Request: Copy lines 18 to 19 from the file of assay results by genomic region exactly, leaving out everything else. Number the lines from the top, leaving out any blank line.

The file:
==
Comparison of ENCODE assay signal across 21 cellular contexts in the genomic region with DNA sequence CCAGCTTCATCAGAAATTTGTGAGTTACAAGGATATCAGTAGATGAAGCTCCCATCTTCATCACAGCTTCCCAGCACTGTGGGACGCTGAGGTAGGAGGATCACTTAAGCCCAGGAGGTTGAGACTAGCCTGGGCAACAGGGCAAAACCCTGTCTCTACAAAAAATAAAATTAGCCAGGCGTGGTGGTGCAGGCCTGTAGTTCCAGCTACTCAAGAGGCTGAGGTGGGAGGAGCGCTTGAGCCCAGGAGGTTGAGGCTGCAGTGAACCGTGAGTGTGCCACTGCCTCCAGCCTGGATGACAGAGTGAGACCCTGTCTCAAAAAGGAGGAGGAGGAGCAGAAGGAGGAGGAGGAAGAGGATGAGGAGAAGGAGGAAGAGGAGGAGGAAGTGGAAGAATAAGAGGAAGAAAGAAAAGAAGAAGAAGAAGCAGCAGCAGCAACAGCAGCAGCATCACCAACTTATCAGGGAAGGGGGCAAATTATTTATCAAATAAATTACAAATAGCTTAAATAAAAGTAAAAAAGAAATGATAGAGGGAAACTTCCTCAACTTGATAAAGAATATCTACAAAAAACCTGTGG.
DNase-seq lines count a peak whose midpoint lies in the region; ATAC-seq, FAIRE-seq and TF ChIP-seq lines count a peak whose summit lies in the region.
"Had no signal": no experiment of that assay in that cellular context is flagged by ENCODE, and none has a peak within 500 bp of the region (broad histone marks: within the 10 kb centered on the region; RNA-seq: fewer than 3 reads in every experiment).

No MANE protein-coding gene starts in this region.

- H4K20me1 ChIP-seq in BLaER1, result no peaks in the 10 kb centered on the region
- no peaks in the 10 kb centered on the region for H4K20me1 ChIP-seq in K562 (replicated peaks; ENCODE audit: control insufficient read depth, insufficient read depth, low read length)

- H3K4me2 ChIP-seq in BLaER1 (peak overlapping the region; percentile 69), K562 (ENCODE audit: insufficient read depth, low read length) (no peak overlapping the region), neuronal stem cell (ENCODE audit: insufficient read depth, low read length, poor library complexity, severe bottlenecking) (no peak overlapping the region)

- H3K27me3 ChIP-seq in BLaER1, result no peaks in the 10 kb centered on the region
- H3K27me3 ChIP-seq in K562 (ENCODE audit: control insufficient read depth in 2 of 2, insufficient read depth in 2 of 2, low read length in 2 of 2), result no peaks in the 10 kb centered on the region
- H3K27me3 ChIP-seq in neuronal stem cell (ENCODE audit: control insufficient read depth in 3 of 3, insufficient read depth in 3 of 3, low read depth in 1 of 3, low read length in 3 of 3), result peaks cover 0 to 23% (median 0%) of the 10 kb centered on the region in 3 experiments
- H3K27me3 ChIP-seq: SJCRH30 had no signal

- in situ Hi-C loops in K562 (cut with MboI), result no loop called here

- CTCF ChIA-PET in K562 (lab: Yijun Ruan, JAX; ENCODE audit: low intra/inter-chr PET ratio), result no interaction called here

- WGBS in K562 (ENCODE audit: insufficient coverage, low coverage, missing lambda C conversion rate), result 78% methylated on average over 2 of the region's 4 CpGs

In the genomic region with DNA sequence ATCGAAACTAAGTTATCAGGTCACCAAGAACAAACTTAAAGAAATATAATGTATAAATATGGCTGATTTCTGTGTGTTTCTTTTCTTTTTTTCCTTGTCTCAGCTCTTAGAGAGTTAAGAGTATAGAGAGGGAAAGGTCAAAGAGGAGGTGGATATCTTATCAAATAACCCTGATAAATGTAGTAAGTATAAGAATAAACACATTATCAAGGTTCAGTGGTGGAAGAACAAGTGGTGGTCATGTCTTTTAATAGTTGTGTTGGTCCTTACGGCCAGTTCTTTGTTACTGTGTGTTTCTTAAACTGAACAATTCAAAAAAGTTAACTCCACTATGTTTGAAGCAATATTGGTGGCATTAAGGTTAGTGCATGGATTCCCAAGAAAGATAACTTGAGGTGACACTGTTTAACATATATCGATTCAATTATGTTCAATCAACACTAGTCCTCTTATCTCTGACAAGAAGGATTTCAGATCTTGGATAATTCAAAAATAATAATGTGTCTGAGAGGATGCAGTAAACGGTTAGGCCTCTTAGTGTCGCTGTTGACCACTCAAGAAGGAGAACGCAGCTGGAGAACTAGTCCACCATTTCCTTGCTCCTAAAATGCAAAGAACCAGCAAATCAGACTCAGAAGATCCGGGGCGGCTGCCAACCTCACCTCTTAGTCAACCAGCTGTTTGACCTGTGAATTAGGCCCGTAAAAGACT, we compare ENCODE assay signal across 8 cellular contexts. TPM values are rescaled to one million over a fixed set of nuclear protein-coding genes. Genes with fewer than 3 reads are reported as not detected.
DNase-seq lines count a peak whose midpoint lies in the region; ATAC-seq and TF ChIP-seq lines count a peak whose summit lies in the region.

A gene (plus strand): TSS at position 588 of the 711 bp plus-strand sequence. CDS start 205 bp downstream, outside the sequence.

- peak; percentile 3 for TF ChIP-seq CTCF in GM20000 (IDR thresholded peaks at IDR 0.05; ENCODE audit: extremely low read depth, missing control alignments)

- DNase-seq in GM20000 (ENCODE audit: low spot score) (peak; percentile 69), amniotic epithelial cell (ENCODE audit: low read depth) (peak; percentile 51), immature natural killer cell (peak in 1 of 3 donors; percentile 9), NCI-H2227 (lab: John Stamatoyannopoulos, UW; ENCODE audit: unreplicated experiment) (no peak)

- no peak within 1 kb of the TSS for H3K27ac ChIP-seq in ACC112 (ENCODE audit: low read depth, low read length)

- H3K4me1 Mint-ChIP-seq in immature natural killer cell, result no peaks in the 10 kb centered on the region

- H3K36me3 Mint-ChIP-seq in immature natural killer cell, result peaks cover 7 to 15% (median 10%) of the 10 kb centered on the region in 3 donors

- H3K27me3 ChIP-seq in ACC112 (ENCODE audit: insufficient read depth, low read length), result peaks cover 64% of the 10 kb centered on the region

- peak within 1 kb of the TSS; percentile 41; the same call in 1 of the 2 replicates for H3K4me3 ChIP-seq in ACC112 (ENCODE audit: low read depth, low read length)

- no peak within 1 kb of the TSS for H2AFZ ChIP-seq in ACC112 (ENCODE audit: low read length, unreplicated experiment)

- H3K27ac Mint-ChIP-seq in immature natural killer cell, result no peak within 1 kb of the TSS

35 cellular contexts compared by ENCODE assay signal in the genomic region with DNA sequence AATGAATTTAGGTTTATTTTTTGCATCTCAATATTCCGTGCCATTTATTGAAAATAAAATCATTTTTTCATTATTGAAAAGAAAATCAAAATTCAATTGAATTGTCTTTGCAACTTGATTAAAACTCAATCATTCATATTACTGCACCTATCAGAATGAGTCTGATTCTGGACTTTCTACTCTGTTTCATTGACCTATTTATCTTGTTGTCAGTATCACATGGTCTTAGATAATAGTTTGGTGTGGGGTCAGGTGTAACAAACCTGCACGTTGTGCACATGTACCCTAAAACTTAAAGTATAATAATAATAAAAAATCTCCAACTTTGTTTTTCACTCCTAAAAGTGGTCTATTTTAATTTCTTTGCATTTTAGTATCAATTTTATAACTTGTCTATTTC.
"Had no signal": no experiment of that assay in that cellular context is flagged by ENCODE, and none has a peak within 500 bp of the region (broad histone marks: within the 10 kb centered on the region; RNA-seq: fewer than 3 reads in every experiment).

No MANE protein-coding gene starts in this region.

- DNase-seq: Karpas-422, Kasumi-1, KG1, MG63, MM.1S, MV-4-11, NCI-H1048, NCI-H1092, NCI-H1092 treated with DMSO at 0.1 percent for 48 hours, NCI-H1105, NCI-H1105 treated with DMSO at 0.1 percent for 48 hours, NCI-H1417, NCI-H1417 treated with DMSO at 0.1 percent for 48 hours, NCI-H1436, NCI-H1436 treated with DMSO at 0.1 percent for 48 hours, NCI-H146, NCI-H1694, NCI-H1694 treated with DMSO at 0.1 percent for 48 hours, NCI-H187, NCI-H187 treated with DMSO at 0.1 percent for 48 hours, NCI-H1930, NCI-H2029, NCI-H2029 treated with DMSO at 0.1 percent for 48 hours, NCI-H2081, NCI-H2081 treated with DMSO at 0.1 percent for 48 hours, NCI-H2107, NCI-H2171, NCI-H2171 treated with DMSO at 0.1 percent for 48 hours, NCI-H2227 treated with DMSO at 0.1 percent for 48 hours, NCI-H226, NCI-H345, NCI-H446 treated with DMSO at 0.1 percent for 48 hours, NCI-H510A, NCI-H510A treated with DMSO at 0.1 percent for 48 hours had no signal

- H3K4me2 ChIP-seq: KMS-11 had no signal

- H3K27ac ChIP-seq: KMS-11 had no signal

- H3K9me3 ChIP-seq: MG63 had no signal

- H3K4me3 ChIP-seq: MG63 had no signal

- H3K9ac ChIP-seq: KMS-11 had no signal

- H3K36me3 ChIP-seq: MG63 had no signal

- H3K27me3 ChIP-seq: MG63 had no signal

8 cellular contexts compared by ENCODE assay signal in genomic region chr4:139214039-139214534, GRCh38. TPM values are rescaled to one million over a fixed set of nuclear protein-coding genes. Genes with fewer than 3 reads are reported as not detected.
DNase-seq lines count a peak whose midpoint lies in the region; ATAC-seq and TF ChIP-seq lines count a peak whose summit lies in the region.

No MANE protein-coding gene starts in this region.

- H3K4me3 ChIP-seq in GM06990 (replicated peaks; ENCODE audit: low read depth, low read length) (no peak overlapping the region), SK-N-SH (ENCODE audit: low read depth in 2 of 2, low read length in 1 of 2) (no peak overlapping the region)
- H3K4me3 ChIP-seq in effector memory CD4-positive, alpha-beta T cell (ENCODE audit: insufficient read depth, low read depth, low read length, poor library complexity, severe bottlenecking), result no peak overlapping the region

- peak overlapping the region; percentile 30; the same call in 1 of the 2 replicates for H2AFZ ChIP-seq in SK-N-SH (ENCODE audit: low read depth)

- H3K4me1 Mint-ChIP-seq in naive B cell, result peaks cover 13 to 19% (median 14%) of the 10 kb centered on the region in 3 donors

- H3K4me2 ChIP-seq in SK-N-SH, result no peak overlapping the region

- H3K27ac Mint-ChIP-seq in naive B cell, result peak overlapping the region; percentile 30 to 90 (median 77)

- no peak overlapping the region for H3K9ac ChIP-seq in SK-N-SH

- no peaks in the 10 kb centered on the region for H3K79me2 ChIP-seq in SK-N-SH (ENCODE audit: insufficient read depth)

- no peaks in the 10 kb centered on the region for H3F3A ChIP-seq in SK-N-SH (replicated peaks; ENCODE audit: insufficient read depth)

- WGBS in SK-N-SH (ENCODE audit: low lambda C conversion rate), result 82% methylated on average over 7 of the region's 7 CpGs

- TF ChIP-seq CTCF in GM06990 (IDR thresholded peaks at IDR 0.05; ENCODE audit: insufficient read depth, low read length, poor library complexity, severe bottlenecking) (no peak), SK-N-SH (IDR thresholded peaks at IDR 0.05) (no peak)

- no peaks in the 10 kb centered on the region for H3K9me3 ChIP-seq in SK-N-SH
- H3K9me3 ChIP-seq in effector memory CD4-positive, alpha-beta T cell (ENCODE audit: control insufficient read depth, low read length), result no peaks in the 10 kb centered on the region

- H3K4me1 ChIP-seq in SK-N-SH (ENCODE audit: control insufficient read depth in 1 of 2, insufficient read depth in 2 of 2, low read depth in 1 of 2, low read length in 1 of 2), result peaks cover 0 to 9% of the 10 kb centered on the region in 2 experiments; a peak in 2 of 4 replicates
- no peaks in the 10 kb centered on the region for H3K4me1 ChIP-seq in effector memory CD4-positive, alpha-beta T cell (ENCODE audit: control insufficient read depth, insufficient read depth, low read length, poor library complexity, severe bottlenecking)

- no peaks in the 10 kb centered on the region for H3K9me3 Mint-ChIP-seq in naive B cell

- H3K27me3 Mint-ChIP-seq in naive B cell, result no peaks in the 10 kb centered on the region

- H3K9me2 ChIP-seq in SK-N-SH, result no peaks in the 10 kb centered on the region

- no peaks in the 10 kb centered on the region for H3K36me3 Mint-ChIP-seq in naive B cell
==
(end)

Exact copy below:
- peak; percentile 3 for TF ChIP-seq CTCF in GM20000 (IDR thresholded peaks at IDR 0.05; ENCODE audit: extremely low read depth, missing control alignments)

- DNase-seq in GM20000 (ENCODE audit: low spot score) (peak; percentile 69), amniotic epithelial cell (ENCODE audit: low read depth) (peak; percentile 51), immature natural killer cell (peak in 1 of 3 donors; percentile 9), NCI-H2227 (lab: John Stamatoyannopoulos, UW; ENCODE audit: unreplicated experiment) (no peak)